The Ellis family has been farming at this location in Delta since 1916. The on-site outlet for their produce, WIHF, is snuggled up against the farm proper; a complex of sheds and a farmhouse, surrounded by extensive fields.
At this time of the year, most of the fields are resting; the store will close for the winter in two weeks. But the owner, Sharon Ellis, ends the year with a bash and a blaze of Hallowe'en colour and fun.
Pumpkins, of course. Starting next week, there will be carved pumpkin faces everywhere, lit up each night until Hallowe'en. And there are costumed figures, smiling "scary" masks, a haunted house for the little ones (billed as "Terror in the Jungle" and housed inside a quonset greenhouse.) I was tempted to pretend to be a kid just to go in and see what they've cooked up.
Is that a wicked grin, or just insane? Uncle Herb, inviting us into his "Jungle".
But there's more to be seen. On the far side of the pumpkin festival, there's a tiny, old-timey general store, carrying everything from home-made jams and jellies to soap and buckets.
Through that back door, a little lawn overshadowed by a hard-working kiwi vine, still producing in spite of the chilly weather:
Vintage farm tools and farmhouse dishes decorate outside walls.
The flower is made of parts of machinery. And does anyone know what that wheel would have been used for?
Down a path past a battery of wheelbarrows, there is a henhouse and stable. The henhouse was empty, but this birdhouse had some pretty tenants:
Birdhouse. No birds.
Wasps, instead. With a spider web as curtain across the door.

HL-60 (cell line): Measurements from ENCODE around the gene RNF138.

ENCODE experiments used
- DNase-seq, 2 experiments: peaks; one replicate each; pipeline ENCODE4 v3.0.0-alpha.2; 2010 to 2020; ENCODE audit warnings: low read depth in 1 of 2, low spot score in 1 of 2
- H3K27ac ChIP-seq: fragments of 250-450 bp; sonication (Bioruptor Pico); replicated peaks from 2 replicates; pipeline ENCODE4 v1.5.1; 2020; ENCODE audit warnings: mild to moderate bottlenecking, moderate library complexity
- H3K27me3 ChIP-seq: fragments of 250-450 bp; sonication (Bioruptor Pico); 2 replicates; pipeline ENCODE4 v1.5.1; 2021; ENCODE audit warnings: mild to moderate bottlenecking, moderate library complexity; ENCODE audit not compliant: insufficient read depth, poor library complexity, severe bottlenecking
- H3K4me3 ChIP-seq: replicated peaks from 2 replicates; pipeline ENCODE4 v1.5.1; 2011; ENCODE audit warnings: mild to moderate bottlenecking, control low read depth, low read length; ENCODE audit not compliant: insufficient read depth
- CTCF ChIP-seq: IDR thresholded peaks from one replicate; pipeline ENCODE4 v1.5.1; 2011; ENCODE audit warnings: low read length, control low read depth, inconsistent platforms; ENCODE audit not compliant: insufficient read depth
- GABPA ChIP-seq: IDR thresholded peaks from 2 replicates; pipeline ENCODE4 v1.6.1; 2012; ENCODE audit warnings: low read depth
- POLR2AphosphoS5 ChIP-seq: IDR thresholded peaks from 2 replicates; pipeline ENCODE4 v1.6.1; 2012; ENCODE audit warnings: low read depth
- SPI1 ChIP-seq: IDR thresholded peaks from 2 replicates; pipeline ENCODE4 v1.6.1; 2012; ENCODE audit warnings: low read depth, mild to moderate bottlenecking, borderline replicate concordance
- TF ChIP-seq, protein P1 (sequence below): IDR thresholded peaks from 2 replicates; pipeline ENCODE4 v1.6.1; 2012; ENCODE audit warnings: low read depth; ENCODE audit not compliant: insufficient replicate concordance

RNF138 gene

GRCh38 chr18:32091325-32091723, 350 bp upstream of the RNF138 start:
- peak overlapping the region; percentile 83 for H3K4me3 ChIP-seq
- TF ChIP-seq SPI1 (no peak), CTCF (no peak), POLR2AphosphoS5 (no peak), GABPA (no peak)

The only chicken we saw.
One of the residents of the stable
Clematis climbing the chickenwire
Back around the front, we went in to see what veggies were available still. We bought newly-dug potatoes and carrots. (Try to remember the smell of a fresh-pulled carrot -- worth the stop all on its own!) Some of the carrots were a pale yellow; I had never seen any like them. I got a few onions, too, and garlic heads. And apples, of course.
The owner (I think it was) chatted with us as she cleaned veggies by the back door. Did you know that potatoes keep better if they're not washed? I didn't. I bought the washed ones, anyhow; I would use them in a couple of days.
Back out to the car with our loot, stopping on the way to invade Miss Pumpkin's privacy in the bath:
Of course, if she hadn't planted herself in the flower/herb/squash bed right by the driveway, she would have reason for complaint. As it was, she seemed completely unperturbed by our swarming around.
Missus Pumpkin's tractor was bogged down; ...
... she was still by the roadside when we left. She waved goodbye.
Bye! See you again in the spring!